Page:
An Entymologist

by Mindy Gathman, 19 June, 1999

What was that jingling noise? It sounded like it was coming from over -- there, by that bush. "It sounds like a bird," Jean said softly to himself. "I could catch it and keep it for a pet."

Jean thought for a minute. "But what if a wolf jumps out at me?! Oh, I'll do it!" Jean exclaimed. "O.k., just a bit closer...Darn! I can't hear it any more."

"Jean, dear, come for supper!"

"Coming grandmother." Anyway, I'll come back tommorrow night. Maybe I'll hear it then.

Jean wasn't able to catch it the next night or the night after that. On the fourth night, Jean heard the noise, found the bush, and stuck his arm in. He felt it! He closed his fingers around it, and pulled his arm out. It was a grasshopper!

"Hey, I didn't know grasshoppers could sing!" Jean exclaimed.

This was 5 year old Jean Henri Fabre's first discovery made by observing. Jean studied insects for the rest of his life. He loved insects. Jean didn't study dead, dried insects, stuck on a pin; he watched live ones.

Jean discovered that insects rely on instinct to solve problems and live. He proved this by performing experiments. His children helped him. Here is a description of one of his experiments:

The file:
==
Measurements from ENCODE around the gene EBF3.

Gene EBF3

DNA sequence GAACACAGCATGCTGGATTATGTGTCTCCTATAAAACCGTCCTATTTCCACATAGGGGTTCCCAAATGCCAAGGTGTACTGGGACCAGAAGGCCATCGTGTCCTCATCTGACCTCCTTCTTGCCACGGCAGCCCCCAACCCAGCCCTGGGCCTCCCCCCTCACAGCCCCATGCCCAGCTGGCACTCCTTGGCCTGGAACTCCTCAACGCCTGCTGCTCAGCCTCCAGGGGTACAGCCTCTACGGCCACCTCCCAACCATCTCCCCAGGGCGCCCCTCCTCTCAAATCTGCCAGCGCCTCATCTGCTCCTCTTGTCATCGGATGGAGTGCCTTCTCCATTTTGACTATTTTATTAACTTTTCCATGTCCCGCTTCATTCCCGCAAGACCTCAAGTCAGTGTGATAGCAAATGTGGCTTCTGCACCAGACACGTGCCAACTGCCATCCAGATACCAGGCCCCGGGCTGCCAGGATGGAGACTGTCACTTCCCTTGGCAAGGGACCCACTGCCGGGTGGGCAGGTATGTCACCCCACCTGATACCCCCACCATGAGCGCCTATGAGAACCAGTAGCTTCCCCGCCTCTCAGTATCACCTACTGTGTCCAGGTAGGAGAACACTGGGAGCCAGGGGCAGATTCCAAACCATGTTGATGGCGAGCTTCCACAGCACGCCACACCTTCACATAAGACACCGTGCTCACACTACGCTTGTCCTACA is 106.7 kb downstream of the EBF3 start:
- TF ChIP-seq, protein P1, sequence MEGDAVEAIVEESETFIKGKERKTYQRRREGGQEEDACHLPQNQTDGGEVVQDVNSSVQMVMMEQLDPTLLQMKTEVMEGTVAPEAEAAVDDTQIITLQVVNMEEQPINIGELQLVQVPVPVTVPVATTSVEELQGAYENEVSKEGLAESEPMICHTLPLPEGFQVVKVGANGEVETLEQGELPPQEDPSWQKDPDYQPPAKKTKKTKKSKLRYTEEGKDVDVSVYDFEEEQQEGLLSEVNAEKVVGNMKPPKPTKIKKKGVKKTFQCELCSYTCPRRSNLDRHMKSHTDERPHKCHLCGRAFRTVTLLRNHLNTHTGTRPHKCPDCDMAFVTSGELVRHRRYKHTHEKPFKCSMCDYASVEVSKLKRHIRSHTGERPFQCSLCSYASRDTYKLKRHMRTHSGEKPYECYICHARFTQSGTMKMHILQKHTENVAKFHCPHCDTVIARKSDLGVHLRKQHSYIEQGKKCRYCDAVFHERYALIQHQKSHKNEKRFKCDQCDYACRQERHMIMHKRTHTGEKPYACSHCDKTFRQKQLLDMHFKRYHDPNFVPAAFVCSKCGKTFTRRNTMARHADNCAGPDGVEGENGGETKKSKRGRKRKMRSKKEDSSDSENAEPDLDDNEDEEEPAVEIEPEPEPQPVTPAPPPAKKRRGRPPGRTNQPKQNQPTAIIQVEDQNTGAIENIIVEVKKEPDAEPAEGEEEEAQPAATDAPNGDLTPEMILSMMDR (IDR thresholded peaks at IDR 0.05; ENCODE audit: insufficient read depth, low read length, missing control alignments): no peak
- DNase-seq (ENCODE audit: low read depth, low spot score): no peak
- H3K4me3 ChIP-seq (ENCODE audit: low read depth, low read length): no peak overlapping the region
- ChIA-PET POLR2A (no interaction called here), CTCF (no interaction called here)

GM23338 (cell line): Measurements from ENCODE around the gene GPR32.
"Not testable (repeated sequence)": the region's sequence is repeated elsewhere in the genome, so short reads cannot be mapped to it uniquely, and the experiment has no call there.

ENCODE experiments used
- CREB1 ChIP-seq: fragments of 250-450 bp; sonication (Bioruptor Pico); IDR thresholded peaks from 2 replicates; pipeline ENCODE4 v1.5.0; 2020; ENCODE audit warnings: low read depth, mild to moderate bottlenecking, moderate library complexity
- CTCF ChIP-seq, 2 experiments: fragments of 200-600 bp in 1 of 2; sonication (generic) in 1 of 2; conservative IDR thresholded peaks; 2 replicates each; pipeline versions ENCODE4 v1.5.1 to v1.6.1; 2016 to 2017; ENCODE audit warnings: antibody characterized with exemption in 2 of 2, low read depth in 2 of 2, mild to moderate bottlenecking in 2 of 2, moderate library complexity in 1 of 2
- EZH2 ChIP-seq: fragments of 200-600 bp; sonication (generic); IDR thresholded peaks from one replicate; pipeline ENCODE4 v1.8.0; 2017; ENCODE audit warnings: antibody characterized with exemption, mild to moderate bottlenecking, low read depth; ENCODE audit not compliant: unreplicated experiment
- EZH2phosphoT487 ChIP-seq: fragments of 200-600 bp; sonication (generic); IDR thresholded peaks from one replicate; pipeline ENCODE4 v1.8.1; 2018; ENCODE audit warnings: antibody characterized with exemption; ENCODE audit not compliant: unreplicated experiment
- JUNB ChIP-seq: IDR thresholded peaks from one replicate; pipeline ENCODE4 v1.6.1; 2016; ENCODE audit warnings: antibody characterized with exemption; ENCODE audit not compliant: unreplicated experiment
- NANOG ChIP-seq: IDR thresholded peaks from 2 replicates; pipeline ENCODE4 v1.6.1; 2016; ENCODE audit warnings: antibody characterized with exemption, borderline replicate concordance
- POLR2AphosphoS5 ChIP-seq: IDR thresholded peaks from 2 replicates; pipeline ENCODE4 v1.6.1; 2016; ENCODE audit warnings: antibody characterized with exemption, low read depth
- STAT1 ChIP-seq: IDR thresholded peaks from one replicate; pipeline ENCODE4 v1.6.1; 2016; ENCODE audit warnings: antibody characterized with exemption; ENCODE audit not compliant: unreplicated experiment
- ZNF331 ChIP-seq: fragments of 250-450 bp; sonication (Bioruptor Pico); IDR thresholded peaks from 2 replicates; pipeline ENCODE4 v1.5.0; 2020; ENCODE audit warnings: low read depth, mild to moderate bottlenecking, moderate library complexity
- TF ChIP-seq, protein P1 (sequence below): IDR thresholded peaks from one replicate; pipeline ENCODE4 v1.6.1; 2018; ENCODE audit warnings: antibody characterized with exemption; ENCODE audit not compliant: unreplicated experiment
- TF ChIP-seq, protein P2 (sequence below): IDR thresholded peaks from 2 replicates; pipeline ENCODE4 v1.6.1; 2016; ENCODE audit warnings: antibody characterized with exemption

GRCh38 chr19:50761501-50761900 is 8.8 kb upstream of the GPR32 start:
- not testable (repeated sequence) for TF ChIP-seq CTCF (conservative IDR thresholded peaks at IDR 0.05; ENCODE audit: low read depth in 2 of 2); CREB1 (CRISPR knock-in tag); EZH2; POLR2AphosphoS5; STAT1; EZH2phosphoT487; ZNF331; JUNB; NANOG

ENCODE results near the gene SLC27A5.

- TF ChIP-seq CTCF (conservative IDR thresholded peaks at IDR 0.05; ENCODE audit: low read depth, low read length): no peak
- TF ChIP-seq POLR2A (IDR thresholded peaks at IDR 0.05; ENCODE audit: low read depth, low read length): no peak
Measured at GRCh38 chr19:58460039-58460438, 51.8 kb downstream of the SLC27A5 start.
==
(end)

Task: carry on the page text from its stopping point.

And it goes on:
Jean wanted to know what wasps would do if an unexpected problem came up. He put a small glass dome over a wasps nest early one morning. The first wasp to come out of the nest, flew up, like it normally did, hit the top of the dome, fell down, picked itself up, and tried again.

Soon, more and more wasps came out of the nest. The jar was crawling with wasps. A few wasps who had spent the night outside came back. They flew around the dome, trying to get in. Finally, one of the wasps (hesitantly) dug under the dome and got into the nest. The other wasps outside followed.

Jean quickly filled the tunnel with dirt. He wanted to see if the wasps who dug the tunnel would teach the others how to escape by digging. They didn't. Some of the wasps fell to the ground from heat and exhaustion. The others just kep whirling around bumping their heads.

Jean had found out that wasps didn't have enough instinct to dig under the jar, enen though they dug tunnels every day in the nest. He also discovered that wasps don't know how to be teachers.

Jean thought the wasps had a stong urge to go toward the sun. They couldn't overcome that urge, so they couldn't fly down to dig a tunnel to escape in.

Jean carefully took the dome off the nest, and went home to breakfast.


Children of Summer: Henri Fabre's Insects
Margaret J. Anderson
Harper Collins, Canada 1997